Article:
Using a contemporary novel in conjunction with classic works to analyze the issue of civil conflict made the topic more relatable for my students. They were surprised to learn there were civil wars other than the one fought in the U.S. and were shocked to discover civil wars and slavery are ongoing problems still faced by children their age today.  


The themes, story structure, and literary devices used in SOLDIER BOY may be discussed in 8th – 12th grade English classrooms, and the issues the novel explores may supplement high school Global and U.S. history curriculums, as well as certain college curriculums.


I am excited about the opportunities available for SOLDIER BOY to find a place in school curriculums and look forward to hearing about teachers’ and librarians’ creative ideas for using the text and the important discussions I hope will follow. In addition, Macmillan will be releasing a classroom guide for the book in the near future!


Questions for Ricky:


1) How did you choose Keely to write your story?


RICKY: After struggling for over eight years to find someone to tell my story in a beautiful and smart way, I found Keely. I couldn’t believe what she accomplished with SOLDIER BOY. It was more than I dreamed. I am so proud of the book. She has given words to my story and a voice to so many here in Uganda. I am excited that my dream to inspire people and provide healing through my story is becoming a reality.


2) Share a bit about how you decided to create Friends of Orphans


RICKY: My life experiences as a child soldier, abductee, and orphan motivated me to help children who experienced similar trauma. I started Friends of Orphans in 1999, at the peak of the war when international organizations could not dare to reach Pader. I knew it was dangerous to go back. I was safe in Kampala. I had a good job with the government. I knew I could be killed if I returned, but hearing news of the LRA’s continued attacks on villages and abductions of children in northern Uganda was also killing me. I had to do something to help, so I quit my job and returned to Pader to start Friends of Orphans. It was very dangerous. My vehicle was ambushed and I was shot, but I had to keep returning to help. Friends of Orphans was the only ray of hope for children in northern Uganda.

Since 1999, we have managed to help over 25,000 war-affected children in northern Uganda at our rehabilitation and vocational training center. Friends of Orphans is helping to rebuild lost hope and confidence in children whose early lives were stolen away.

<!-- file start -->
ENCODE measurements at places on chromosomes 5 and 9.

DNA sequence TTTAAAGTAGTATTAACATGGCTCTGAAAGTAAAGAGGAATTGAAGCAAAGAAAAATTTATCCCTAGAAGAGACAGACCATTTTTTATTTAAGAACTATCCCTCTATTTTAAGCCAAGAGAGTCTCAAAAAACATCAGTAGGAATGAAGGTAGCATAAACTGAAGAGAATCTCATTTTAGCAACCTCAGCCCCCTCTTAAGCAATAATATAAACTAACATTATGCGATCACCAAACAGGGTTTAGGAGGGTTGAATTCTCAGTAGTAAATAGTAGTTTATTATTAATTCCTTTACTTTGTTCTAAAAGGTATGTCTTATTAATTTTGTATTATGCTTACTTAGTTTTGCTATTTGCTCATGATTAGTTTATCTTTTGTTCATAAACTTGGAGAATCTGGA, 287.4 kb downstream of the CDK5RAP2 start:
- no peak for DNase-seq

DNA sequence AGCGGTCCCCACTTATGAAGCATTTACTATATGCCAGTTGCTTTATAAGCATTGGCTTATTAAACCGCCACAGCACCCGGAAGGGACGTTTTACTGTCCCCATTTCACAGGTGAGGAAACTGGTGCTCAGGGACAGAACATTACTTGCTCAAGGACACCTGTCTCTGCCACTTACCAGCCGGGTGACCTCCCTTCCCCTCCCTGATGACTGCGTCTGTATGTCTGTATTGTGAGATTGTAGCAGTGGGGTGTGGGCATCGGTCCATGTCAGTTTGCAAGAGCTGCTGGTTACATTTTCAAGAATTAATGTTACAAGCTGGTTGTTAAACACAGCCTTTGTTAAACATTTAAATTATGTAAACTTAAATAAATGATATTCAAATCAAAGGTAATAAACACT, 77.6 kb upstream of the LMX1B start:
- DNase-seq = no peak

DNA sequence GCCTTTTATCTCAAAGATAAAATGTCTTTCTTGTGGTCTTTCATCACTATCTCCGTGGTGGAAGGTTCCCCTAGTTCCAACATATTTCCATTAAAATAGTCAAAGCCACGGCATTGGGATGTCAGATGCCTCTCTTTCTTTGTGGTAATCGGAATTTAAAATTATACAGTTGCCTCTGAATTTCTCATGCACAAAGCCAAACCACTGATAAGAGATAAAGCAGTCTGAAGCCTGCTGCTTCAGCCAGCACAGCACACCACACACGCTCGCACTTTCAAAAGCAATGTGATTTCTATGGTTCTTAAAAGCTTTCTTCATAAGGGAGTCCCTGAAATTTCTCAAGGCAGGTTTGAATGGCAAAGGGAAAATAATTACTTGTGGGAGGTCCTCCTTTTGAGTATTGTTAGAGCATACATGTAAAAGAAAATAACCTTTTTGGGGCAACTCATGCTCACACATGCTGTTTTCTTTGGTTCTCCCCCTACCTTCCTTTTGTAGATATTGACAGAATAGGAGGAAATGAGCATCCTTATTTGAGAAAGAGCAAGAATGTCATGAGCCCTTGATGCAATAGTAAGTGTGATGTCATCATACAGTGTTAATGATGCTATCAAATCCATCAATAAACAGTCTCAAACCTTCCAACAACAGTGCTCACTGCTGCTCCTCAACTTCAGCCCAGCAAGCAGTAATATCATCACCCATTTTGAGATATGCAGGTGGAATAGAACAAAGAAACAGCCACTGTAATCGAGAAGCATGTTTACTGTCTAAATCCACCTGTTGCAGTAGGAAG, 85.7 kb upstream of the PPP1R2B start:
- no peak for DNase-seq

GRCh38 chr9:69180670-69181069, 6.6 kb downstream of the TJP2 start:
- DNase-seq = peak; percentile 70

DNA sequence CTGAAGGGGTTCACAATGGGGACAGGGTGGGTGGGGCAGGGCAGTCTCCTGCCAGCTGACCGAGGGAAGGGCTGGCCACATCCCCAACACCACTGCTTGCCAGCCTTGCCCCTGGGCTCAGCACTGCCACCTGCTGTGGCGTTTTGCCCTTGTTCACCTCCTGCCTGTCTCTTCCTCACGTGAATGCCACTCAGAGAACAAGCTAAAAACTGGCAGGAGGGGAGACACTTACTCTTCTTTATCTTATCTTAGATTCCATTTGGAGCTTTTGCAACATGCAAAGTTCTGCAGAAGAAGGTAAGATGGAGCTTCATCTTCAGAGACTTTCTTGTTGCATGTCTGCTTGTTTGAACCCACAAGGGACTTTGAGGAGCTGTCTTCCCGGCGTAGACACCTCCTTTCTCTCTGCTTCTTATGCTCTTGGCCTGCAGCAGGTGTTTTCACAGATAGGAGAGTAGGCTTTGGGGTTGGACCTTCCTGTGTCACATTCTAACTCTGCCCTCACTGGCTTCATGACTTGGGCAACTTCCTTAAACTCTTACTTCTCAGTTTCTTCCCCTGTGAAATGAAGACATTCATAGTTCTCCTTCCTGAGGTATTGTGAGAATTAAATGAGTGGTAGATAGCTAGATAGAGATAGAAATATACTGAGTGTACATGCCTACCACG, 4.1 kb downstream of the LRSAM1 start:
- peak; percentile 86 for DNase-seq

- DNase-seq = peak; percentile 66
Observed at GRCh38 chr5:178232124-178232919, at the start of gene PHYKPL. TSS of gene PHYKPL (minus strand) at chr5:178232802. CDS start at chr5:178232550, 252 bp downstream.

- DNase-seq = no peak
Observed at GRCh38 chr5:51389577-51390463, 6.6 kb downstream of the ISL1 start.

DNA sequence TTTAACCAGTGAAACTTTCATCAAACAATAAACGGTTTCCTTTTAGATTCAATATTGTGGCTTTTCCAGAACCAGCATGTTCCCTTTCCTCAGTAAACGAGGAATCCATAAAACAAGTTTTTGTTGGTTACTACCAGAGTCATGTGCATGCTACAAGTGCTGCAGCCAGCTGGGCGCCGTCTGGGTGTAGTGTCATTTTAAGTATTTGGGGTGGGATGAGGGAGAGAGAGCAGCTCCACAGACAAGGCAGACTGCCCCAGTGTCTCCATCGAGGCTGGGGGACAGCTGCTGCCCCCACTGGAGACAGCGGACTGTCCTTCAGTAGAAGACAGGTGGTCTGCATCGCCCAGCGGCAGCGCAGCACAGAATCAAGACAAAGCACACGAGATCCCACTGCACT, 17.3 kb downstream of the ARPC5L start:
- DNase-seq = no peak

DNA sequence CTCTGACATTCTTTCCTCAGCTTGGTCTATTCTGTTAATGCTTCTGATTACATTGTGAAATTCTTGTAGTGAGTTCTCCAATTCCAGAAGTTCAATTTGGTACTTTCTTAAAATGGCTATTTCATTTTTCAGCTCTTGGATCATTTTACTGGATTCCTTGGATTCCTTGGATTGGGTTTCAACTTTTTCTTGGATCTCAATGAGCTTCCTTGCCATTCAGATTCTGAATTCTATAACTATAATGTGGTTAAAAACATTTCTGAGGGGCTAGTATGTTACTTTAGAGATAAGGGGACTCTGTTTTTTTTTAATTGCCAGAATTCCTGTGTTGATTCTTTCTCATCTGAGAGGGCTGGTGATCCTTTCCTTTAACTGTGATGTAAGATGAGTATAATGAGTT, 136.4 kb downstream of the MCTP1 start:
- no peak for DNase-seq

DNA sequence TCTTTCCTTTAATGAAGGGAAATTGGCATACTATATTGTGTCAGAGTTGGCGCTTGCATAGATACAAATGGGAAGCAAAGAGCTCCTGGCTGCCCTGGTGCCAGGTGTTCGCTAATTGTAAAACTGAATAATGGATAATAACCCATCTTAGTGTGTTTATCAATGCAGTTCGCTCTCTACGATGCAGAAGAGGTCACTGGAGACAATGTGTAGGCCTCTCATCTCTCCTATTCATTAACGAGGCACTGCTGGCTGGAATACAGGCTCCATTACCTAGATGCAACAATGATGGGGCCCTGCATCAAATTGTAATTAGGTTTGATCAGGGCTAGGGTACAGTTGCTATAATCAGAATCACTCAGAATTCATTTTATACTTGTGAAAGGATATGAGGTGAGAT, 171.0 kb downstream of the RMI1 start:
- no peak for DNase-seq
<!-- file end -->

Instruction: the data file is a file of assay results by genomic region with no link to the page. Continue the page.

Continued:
How did you decide to write this book in the format you did, with Ricky being himself, and then using Samuel as a compilation of many of the orphans?


KEELY AND RICKY: When Ricky approached me about writing his story, he explained that he didn’t want the story to be a series of shocking, graphically violent scenes. He wanted the message of his story to be one of hope and inspiration. I looked at my notes from our conversations and knew I had to find a way to give readers time to breathe. During his two-and-a-half years as a child soldier, there were no moments that weren’t traumatizing and terrifying. I had to build in quieter moments. With that goal in mind, I pitched the idea of two alternating storylines, Ricky’s and Samuel’s. Ricky’s chapters would be accurate representations of his time in the LRA. The chapters that follow Samuel, a composite character, who represents the thousands of children Ricky has helped since founding Friends of Orphans, would be set twenty years later and serve as a thread of light woven between the darkness of the Ricky chapters.




Add this to high school required reading lists IMMEDIATELY. Eye opening and heartbreaking, Soldier Boy is not a book we want to exist, given that it’s a semi-factual account of horrifying events (Ricky’s account is true, while the other narrator Samuel is a compilation of the thousands of boy soldiers Ricky has helped). However, given that these child soldiers are real and suffering, and Ricky Richard Anywar is a real person doing real work to help rehabilitate these child soldiers, this book needs to be read. It’s not an easy read, given the graphic depictions of killing, rape and mutilation, but it is a fast read in the sense that you want to keep turning the pages. It’s written at a perfect level for upper middle school and high school, as well as for adult readers like me who are new to reading about this ongoing tragedy. While the descriptions may be graphic, the events happened and need to be understood by more people worldwide. If we expose US students to book after book about the horrors of the Holocaust, it is our duty to share this story as well.


Please read this. You will squirm and cry and want to believe this is fiction. You may need to spread it out over several days because it’s so heavy, but please read it.


You can find more information on Ricky, Friends of Orphans, and the background of the war here:


Note: There is a story in the book “The Moth Presents: Stories From the Unknown” called “Unusual Normality” by Ishmael Beah that describes his experience as a boy soldier in Sierra Leone and struggling to fit in with other teens in his adopted home of NYC. This was a fascinating story, and would be a great one to share with students when reading this book – you can listen to it here:…


Kate Olson is a PK-12 librarian in a small rural school district in Wisconsin, as well as a reviewer for School Library Journal. She lives on the top of a giant hill in the middle of nowhere with her husband, 3 feisty children and a border collie named Max. She can be found on her blog The Loud Library Lady and on Instagram as @theloudlibrarylady and Twitter as @theloud_library.